India suffered $8bn loss to cybercrime in 2011: Norton Cyber Crime Report

By Kul Bhushan | Published on 11 Sep 2012
India suffered $8bn loss to cybercrime in 2011: Norton Cyber Crime Report

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Norton in its latest cybercrime report says India suffered a whopping $8 billion loss due to cybercrimes in 2011. The report estimates a global loss of $110 billion due to cybercrime over the past twelve months.

According to the Norton Cyber Crime Report 2012, about 66 percent of Internet-connected Indian adults have fallen prey to cybercrime once in their lifetime. Globally, the figures say over 1,15,000 people are victims of cybercrime every day, which is about 80 cases per minute.

The report further says that about 32 percent of Indian adults have been victims of cybercrime in the last year. About 22 percent of users of social networking site have suffered cyber crime, while 15 percent were victims of fraudulent links.

Norton in its report points out that about 14 percent of users of social networking sites do not check links before sharing. But 57 percent of users of social networking site are equipped with a security tool to keep such threats at bay. Globally, only 44 percent of users have a security tool in place.

The report goes on to say that only 56 percent of Indian users are aware about the cyber crimes and how to stay away. Some 67 percent of users only get to know they have been attacked when their PCs crash or work slower.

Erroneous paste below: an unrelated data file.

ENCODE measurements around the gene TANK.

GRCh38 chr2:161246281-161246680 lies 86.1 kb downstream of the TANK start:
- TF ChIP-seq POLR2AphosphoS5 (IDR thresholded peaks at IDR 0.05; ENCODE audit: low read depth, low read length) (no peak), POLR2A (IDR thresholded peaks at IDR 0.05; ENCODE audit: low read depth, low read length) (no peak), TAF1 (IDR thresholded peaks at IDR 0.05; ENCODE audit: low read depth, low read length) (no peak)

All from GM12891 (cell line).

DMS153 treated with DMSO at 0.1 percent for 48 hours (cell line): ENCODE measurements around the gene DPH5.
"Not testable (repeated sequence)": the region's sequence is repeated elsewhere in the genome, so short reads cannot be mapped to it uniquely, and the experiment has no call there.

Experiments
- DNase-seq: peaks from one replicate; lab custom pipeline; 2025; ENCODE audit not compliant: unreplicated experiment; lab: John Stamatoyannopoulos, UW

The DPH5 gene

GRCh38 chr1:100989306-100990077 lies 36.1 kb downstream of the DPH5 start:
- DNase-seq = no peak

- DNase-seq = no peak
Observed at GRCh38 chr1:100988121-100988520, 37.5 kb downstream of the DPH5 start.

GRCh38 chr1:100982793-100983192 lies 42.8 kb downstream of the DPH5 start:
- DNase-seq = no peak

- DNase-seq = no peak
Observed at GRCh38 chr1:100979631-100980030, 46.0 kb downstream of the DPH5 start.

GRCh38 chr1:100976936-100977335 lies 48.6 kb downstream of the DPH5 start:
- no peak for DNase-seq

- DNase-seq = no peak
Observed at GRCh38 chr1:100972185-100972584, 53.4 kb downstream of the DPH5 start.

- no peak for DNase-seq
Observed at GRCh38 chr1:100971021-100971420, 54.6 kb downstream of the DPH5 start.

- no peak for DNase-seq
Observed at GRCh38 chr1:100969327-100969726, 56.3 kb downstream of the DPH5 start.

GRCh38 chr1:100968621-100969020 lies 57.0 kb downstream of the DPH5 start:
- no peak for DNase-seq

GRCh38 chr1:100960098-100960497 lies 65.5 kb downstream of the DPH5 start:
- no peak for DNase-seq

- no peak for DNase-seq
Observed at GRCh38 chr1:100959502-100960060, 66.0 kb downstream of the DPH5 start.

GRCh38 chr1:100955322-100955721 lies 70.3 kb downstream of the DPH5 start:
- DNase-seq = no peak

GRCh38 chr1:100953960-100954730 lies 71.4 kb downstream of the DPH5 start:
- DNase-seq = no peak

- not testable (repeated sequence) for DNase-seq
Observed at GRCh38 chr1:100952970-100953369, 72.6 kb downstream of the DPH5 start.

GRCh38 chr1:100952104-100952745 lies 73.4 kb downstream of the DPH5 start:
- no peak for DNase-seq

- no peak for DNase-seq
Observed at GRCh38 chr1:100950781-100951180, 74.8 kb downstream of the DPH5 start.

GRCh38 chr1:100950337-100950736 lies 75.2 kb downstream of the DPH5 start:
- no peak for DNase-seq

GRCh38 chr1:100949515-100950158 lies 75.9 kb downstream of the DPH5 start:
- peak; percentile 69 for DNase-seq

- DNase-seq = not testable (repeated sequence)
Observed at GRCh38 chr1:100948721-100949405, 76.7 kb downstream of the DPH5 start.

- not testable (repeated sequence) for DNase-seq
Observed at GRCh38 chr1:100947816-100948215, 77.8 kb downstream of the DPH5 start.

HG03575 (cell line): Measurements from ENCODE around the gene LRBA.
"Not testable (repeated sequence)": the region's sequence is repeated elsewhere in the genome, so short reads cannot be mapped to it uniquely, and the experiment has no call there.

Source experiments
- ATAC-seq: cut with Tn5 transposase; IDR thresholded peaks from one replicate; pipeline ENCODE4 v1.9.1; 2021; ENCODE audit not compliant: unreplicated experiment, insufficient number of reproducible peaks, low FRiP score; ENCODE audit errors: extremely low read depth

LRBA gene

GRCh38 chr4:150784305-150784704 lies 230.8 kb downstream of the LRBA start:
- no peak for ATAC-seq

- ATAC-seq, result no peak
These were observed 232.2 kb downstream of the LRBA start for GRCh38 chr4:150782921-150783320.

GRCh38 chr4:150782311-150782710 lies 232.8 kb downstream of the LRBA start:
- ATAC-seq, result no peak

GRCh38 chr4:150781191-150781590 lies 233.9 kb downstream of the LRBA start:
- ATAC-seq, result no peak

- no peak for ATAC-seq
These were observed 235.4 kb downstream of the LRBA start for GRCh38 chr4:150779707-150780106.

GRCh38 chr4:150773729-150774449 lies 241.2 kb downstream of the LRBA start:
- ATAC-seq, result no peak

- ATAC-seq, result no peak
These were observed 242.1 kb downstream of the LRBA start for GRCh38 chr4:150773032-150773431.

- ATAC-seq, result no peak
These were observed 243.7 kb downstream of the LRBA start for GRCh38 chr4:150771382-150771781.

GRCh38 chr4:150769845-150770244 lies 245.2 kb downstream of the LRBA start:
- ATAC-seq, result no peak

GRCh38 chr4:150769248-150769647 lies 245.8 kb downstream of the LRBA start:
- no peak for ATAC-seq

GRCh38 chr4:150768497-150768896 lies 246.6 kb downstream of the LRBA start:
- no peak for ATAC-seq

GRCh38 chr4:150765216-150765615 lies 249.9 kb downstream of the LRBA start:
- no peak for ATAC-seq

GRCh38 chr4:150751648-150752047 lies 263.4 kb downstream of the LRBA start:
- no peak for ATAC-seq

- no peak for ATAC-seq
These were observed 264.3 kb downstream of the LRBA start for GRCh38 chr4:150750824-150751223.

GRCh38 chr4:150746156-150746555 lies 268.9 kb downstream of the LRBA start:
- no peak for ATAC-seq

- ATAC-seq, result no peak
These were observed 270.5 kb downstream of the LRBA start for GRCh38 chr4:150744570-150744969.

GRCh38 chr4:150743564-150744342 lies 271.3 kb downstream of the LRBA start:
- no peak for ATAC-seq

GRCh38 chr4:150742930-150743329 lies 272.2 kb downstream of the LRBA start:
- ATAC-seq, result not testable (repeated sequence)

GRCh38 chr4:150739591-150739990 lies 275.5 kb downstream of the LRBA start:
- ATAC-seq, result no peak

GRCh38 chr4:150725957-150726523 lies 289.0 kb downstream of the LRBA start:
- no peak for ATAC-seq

“Cybercriminals are changing their tactics to target fast growing mobile platforms and social networks where consumers are less aware of security risks,” says Marian Merritt, Norton Internet Safety Advocate. “This mirrors what we saw in this year’s Symantec Internet Security Threat Report9 which reported nearly twice the mobile vulnerabilities in 2011from the year before.”

The report also hints that many online adults are unaware as to how some of the most common forms of cybercrime have evolved over the years and thus have a difficult time recognising how malware, such as viruses, act on their computer. In fact, 40 percent of adults do not know that malware can operate in a discreet fashion, making it hard to know if a computer has been compromised, and more than half (55 percent) are not certain that their computer is currently clean and free of viruses.

“Malware and viruses used to wreak obvious havoc on your computer,” Merritt continues. “You’d get a blue screen, or your computer would crash, alerting you to an infection. But cybercriminals’ methods have evolved; they want to avoid detection as long as possible. This year’s results show that nearly half of Internet users believe that unless their computer crashes or malfunctions, they’re not 100 percent sure they’ve fallen victim to such an attack.”

Read the full Norton Cyber Crime Report 2012 here.

Source: Business Today

Kul Bhushan

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